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In 1944, a band of Jewish guerrillas emerged from the Baltic forest to join the Russian army in its attack on Vilna, the capital of Lithuania. The band, called the Avengers, was led by Abba Kovner, a charismatic young poet. In the ghetto, Abba had built bombs, sneaking out through the city's sewer tunnels to sabotage German outposts. Abba's chief lieutenants were two teenage girls, Vitka Kempner and Ruzka Korczak. At seventeen, Vitka and Ruzka were perhaps the most daring partisans in the East, the first to blow up a Nazi train in occupied Europe. Each night, the girls shared a bed with Abba, raising gossip in the ghetto. But what they found was more than temporary solace. It was a great love affair. After the liquidation of the ghetto, the Avengers escaped through the city's sewage tunnels to the forest, where they lived for more than a year in a dugout beside a swamp, fighting alongside other partisan groups, and ultimately bombing the city they loved, destroying Vilna's waterworks and its powerplant in order to pave the way for its liberation.Leaving a devastated Poland behind them, they set off for the cities of Europe: Vitka and Abba to the West, where they would be instrumental in orchestrating the massive Jewish exodus to the biblical homeland, and Ruzka to Palestine, where she would be literally the first person to bring a first hand account of the Holocaust to Jewish leaders. It was in these last terrifying days--with travel in Europe still unsafe for Jews and the extent of the Holocaust still not widely known--that the Avengers hatched their plan for revenge. Before it was over, the group would have smuggled enough poison into Nuremberg to kill ten thousand Nazis. The Avengers is the story of what happened to these rebels in the ghetto and in the forest, and how, fighting for the State of Israel, they moved beyond the violence of the Holocaust and made new lives. From Rich Cohen, one of the preeminent journalists of his generation and author of the highly praised Tough Jews, a powerful exploration of vindication and revenge, of dignity and rebellion, painstakingly recreated through his exclusive access to the Avengers themselves. Written with insight, sensitivity, and the moral force of one of the last great struggles of the Second World War, here is an unforgettable story for our time.
After the high-praised Tough Jews and The Avengers Rich Cohen has written an iconic memoir-a tale of American youth and friendship between young men. He writes about growing up on the Great Lakes, about emerging from the shadow of a father and falling under the spell of an unforgettable friendship-and about the pain of looking back on that friendship with adult eyes. In a memoir that moves from the shores of Lake Michigan to the streets of the New Orleans French Quarter to the hallowed halls of the old New Yorker, he captures the humble dreams that fuelled a momentous bond in the days of kissing girls, getting drunk for the first time, driving to a Chicago blues club in a borrowed car, seeing the Cubs finally win from the cheap seats at Wrigley Field on a glorious summer afternoon. We've all had a friendship like the one Rich Cohen celebrates in Lake Effect: a friendship that defined us at a critical time, that gave us courage, and helped us out of adolescence and into adulthood. With high hilarity and disarming tenderness, Cohen chronicles this golden time and the bittersweet legacy it left behind.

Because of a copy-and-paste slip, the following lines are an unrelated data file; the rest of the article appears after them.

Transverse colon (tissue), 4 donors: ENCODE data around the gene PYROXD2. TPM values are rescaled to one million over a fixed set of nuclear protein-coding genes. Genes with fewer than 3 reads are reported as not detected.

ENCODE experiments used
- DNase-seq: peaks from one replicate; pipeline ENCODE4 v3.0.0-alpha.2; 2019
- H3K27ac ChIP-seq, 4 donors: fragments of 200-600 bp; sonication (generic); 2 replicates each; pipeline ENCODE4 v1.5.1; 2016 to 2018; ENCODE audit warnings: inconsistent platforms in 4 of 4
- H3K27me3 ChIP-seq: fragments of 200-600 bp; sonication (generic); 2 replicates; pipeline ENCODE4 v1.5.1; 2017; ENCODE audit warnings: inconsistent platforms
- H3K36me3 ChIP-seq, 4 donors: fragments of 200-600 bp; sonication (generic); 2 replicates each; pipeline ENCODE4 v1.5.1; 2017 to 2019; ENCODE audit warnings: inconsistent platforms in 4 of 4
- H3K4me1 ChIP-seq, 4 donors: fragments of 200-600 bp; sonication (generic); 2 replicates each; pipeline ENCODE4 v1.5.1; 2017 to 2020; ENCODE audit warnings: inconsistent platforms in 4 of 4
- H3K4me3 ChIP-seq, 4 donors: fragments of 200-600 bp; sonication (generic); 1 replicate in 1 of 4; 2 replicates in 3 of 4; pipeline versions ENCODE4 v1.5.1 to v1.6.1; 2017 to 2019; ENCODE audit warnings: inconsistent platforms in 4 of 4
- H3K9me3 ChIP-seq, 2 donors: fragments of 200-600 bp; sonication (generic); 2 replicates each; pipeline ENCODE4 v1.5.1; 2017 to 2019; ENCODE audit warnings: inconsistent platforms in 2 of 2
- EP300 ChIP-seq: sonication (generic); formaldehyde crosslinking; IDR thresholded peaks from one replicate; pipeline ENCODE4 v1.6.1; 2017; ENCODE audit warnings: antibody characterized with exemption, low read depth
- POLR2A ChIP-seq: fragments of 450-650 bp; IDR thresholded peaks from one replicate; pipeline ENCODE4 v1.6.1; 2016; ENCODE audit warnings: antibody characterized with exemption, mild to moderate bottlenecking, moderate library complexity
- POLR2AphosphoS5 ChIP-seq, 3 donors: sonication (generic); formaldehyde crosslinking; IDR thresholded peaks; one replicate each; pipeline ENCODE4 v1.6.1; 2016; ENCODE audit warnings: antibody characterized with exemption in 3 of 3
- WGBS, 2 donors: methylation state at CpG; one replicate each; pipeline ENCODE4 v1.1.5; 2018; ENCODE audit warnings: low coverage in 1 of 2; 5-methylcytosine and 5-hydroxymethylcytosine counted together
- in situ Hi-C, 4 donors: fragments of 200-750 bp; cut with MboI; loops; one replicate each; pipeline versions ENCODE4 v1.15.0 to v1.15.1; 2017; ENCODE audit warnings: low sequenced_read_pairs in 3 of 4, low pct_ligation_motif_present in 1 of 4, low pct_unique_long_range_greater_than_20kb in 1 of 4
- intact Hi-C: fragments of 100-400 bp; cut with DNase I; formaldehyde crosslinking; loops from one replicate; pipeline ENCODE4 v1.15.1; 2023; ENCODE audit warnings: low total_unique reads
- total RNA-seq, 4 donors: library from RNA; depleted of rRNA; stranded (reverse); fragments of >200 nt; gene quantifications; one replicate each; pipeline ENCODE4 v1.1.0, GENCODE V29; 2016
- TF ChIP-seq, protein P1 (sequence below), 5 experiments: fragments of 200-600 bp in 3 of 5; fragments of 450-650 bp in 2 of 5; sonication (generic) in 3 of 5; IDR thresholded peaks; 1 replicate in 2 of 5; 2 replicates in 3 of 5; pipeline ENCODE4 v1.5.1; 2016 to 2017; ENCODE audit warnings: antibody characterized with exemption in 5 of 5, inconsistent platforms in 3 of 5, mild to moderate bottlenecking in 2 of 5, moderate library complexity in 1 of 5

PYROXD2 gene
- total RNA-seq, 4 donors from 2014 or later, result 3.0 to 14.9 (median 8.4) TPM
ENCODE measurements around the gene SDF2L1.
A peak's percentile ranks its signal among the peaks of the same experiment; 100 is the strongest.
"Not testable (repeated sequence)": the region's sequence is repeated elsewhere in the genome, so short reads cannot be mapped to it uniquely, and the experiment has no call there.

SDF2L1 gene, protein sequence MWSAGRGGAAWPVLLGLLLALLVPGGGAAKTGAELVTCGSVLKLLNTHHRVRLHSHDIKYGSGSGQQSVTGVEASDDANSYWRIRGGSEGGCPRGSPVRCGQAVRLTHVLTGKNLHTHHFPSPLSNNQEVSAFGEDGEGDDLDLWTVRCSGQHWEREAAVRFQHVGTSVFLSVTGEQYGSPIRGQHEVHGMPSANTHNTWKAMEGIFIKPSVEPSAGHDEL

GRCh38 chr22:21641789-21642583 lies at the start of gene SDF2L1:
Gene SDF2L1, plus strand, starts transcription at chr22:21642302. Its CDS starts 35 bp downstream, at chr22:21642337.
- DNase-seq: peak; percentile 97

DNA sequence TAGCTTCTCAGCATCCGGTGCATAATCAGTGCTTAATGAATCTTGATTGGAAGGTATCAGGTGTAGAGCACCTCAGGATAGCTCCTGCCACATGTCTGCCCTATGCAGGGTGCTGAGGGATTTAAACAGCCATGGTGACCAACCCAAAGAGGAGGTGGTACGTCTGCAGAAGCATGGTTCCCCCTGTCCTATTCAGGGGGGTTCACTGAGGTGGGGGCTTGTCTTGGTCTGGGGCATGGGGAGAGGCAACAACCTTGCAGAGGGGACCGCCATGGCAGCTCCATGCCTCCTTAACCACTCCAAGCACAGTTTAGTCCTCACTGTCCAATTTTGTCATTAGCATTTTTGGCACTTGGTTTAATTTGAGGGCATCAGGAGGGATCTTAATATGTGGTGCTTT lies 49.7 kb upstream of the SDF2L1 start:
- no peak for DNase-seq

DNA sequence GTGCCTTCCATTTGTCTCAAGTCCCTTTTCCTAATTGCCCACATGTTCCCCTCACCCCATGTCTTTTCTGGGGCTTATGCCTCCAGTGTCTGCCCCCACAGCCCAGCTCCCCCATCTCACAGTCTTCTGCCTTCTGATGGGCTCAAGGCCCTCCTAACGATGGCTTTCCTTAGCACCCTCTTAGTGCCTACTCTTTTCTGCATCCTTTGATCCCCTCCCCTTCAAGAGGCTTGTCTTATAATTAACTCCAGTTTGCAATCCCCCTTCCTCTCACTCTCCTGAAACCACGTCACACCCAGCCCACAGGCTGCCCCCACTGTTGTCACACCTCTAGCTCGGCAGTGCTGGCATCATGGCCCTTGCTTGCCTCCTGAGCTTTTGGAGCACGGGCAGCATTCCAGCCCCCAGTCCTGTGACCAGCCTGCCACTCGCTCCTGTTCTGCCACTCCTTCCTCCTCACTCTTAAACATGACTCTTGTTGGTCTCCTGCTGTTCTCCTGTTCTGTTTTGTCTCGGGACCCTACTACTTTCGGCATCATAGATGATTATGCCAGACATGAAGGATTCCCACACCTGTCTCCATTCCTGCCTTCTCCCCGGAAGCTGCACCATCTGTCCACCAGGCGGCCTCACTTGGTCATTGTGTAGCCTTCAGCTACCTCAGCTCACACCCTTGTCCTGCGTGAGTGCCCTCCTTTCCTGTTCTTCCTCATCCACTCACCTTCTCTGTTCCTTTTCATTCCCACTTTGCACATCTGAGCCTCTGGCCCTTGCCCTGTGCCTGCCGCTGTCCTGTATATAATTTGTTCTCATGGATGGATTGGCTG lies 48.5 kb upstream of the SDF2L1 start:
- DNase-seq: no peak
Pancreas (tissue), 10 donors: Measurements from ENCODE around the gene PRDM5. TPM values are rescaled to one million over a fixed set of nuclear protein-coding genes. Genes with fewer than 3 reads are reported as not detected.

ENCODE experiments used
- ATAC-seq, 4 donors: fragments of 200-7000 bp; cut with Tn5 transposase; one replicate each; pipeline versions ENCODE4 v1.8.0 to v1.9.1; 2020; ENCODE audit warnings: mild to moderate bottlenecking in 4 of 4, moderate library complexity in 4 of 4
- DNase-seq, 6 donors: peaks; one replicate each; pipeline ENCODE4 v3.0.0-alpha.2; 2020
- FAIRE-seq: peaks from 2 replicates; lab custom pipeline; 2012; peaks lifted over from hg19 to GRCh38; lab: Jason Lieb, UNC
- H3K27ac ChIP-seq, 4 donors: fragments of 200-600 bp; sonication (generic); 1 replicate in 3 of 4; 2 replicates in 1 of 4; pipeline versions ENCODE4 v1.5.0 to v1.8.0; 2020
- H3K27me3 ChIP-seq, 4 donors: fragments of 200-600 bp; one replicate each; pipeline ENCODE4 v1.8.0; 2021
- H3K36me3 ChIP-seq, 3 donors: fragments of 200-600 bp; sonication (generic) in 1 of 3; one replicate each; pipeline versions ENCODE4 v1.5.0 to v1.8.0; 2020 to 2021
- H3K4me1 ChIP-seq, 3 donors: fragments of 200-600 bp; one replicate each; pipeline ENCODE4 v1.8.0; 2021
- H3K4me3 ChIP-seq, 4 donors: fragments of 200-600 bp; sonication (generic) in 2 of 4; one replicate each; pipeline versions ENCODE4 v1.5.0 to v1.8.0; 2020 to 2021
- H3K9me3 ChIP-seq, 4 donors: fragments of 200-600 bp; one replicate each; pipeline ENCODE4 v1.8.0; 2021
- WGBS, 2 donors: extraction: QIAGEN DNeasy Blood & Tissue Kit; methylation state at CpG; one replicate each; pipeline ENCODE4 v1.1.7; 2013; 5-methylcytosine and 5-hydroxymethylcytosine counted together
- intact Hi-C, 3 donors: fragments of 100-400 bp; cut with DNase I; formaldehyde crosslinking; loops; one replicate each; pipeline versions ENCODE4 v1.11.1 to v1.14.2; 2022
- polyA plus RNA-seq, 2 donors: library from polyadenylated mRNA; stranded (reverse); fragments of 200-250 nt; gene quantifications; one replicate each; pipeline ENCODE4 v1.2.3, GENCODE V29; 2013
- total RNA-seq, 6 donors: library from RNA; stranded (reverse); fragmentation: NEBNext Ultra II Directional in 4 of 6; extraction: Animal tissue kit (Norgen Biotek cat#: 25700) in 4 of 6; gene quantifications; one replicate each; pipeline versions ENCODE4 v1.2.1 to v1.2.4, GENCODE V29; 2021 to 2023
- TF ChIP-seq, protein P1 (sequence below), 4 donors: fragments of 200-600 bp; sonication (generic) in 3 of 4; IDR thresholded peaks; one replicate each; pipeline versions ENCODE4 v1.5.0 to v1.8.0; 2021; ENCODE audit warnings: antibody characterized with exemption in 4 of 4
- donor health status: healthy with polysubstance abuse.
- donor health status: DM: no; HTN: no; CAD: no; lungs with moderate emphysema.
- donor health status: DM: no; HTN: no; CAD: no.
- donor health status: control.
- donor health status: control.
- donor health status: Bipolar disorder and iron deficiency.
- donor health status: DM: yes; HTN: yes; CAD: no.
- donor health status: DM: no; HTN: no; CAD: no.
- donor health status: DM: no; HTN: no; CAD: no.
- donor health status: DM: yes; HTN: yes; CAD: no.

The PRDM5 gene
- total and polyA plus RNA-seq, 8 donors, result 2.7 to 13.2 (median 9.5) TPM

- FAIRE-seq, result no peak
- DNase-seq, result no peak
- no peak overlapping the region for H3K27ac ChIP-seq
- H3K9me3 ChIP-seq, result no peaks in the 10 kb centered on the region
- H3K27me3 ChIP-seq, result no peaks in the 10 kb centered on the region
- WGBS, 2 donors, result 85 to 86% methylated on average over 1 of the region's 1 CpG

Payton. Hampton. McMahon. Ditka. Even the casual football fan recognizes these names, the pillars of the 1985 Chicago Bears. Walter "Sweetness" Payton, the fleet-footed running back. Dan Hampton, the hard-charging defensive tackle known as the "Danimal". Jim McMahon, the punky quarterback, changing plays on the fly. And Mike Ditka, the hotheaded, mustachioed head coach. They were a scrappy team: they played rough; they had heart; they recorded "The Super Bowl Shuffle. " In the winter of 1985, they were the team Chicago needed--a team to believe in and rally around: champions for a city all too accustomed to losing. Rich Cohen was seventeen years old when the Bears won their first and only Super Bowl; he was in the Super Dome when they defeated the New England Patriots 46-10. In Monsters, he breathlessly recounts the thrilling narrative of their championship season. It's a story filled with outsized characters and unbelievable-but-true anecdotes gleaned from extensive interviews with the players themselves. It's a story about fathers and sons, love and loyalty, hope and redemption, pain and joy. It's a story about football, in all its beauty and all its brutality-the uniquely American sport. These are the 1985 Chicago Bears as only Rich Cohen could describe them. You'll never see the team, or the game, or your own childhood idols the same way ever again.
"Brilliant; the best book I have ever read about the recording industry; a classic."--Larry King On the south side of Chicago in the late 1940s, two immigrants; one a Jew born in Russia, the other a black blues singer from Mississippi; met and changed the course of musical history. Muddy Waters electrified the blues, and Leonard Chess recorded it. Soon Bo Diddly and Chuck Berry added a dose of pulsating rhythm, and Chess Records captured that, too. Rock & roll had arrived, and an industry was born. In a book as vibrantly and exuberantly written as the music and people it portrays, Rich Cohen tells the engrossing story of how Leonard Chess, with the other record men, made this new sound into a multi-billion-dollar business; aggressively acquiring artists, hard-selling distributors, riding the crest of a wave that would crash over a whole generation. Originally published in hardcover as Machers and Rockers. About the series: Enterprise pairs distinguished writers with stories of the economic forces that have shaped the modern worlds; the institutions, the entrepreneurs, the ideas. Enterprise introduces a new genre; the business book as literature.